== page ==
Ever since retiring from international cricket with New Zealand, Rachel Priest has been leading from the top of the order for the Tasmania Tigers and Hobart Hurricanes.
But the former White Ferns wicketkeeper is just one part of what has been a successful WNCL campaign for the Tigers thus far.
Tasmania has won four and drawn one of its seven games to currently sit at second on the ladder, meaning if the season were to end today it would be in the Final.
But Priest and Tigers aren’t getting ahead of themselves, especially since they have played more games than most other sides.
“That’s why we play, we want to give ourselves the best chance to make finals. It’s obviously going to come down to the last game I’d say with bonus points and things like that. We really are just concentrating on each game and doing what we can. It’s a little early for us to be looking at the table because some teams have played less games than us. It’s probably going to be a bit nerve-racking for us once we’ve played all our games, we’ll be watching the other games closely,” Priest told The Inner Sanctum.
Priest cites a good mix of experience and youth as one of the team’s real strengths.
The Tigers’ greatest example of the latter is 16-year-old spinner Amy Smith, who played beyond her years in the WBBL for Hobart and spun Tasmania to victory against Western Australia three weeks ago with her four-for and bowling at the death.
“Amy’s been absolutely amazing for us thus far. I really got to see her first mostly through the Big Bash and she just took international wickets for fun, and that was awesome to see on such a big stage as well,” Priest said.
“Just a couple of games ago (against Western Australia) she absolutely held her nerve and got as through the last couple of overs and got a one-run win for us. She’s got an amazing temperament and I definitely hope to see her pushing through to higher honours.”
Tasmania is set to lose Belinda Vakarewa and Nicola Carey to Australia’s white-ball tour of New Zealand in late March, but Priest is confident that the team has the depth to cover their departures if it makes the Final.
“Those two will be a huge loss for us, they’re two of our best players and they’ve been having great seasons for us so far. We’re really pleased for them and we’re wishing them all the best on that tour, but we’re brought in Sarah Coyte to bolster our attack. But look, these things happen when you’re playing in a tournament, you lose players to higher honours.”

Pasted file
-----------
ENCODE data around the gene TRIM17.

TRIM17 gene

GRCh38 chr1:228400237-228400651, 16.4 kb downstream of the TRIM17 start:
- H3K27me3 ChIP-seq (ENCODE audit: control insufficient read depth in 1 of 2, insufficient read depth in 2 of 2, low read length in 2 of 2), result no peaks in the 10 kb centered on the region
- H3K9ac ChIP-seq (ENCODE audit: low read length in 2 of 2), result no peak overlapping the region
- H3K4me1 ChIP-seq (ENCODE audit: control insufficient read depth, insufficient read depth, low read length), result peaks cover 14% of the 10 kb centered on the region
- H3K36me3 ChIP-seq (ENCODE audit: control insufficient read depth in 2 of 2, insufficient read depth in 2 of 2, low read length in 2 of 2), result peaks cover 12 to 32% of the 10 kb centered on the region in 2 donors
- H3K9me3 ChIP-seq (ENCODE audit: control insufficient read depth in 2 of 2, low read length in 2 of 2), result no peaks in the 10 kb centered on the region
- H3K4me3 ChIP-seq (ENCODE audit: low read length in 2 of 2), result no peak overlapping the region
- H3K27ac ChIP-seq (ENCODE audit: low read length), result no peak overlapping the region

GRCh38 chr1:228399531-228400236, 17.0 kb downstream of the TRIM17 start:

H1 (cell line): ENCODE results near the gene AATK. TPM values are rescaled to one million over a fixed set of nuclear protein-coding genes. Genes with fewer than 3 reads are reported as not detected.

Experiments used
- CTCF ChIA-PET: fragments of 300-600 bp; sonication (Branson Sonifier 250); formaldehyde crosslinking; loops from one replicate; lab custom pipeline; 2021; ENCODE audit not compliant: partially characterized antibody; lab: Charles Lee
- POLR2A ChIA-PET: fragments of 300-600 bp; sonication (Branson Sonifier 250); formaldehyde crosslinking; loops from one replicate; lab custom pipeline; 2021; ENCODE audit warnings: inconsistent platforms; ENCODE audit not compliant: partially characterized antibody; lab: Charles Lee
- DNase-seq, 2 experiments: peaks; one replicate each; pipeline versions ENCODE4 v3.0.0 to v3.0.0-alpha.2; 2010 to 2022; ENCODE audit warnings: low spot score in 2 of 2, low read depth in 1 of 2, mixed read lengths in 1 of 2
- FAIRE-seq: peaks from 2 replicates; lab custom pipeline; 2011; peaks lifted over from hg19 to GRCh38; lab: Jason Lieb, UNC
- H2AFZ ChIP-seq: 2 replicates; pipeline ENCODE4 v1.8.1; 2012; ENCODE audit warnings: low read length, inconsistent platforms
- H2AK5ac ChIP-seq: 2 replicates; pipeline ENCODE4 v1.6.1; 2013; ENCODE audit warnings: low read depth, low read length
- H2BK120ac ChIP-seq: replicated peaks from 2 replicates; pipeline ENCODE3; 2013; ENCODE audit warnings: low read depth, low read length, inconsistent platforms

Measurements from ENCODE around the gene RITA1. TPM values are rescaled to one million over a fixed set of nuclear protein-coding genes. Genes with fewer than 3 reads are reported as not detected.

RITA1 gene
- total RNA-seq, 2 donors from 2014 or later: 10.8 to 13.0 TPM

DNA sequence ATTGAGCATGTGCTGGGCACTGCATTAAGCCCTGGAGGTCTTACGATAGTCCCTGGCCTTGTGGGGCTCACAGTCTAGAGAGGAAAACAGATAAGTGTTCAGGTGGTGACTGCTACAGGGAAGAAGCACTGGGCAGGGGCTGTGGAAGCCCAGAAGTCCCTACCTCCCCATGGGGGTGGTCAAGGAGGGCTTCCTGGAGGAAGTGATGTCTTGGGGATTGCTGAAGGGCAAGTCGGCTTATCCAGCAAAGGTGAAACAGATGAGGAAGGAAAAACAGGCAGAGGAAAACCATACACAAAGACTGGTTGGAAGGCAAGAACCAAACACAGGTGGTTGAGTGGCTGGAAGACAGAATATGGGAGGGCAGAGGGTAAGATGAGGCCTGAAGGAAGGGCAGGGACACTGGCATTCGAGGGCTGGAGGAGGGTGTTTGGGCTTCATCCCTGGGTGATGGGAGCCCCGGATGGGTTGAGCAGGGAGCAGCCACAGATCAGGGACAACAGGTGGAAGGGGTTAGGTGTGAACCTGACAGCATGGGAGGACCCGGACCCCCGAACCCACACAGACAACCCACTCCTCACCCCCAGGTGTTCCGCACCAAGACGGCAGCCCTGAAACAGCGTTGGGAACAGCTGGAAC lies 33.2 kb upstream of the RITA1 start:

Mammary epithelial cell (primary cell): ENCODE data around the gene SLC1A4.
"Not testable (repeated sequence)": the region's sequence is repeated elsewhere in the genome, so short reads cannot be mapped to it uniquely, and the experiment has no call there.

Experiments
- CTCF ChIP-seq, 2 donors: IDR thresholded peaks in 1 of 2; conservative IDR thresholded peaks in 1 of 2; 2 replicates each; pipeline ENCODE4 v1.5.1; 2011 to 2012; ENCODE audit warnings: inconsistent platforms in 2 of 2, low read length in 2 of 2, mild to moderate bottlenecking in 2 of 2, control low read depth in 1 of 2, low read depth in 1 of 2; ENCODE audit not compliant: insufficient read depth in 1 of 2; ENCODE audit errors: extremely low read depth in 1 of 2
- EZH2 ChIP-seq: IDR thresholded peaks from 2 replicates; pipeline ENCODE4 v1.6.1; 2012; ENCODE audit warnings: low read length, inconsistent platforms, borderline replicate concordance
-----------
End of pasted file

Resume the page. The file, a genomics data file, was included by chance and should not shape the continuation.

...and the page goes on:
In contrast to the Tigers’ record in the WNCL at the moment, Priest and the Hobart Hurricanes experienced a tough WBBL campaign.
The Hurricanes finished last on the ladder for the third time in four years, but there were still some highlights from the season.
Chief among them was Priest’s hot streak during the middle of the tournament, when she posted scores of 83*, 42, and 92* across three consecutive games.
“Obviously we were really disappointed at the end of that season with how it all panned out. But I was pleased to contribute, I had a slow start to the tournament but came good in the middle there and got some runs at the top of the order. It’s hard at times opening in a T20, it’s quite hit and miss especially when you want to be aggressive at the top of the order. So I was pleased it came off for me a couple of times and I was pleased I could contribute to a new group.”
She ultimately finished as the team’s leading run-scorer with 354 runs for the tournament and feels there were some positive signs for the group to build on in the future.
“The hub was obviously really difficult and something no one had ever done before. But we were just so pleased that we were able to play and have that tournament.
“It definitely didn’t go to plan but we made some big gains, like Amy (Smith) who had a great tournament. Our batting wasn’t where it needed to be and that’s something we’ll definitely work on for next season. But I think you have to take the good stuff out of a tournament and we’ll keep learning for the next season.”
Priest didn’t find the circumstances of the Sydney hub too difficult given her international experience, but said the club implemented some good strategies to keep everyone focussed and engaged.
“I don’t think it was too bad for me because it was a little like going on tour to India or Bangladesh where you’re not really allowed to leave the hotel.
“We just tried to have a few team activities, quizzes and some other stuff just to get away from cricket. We also made sure we gave people the time to have space away from the team if they needed it.”
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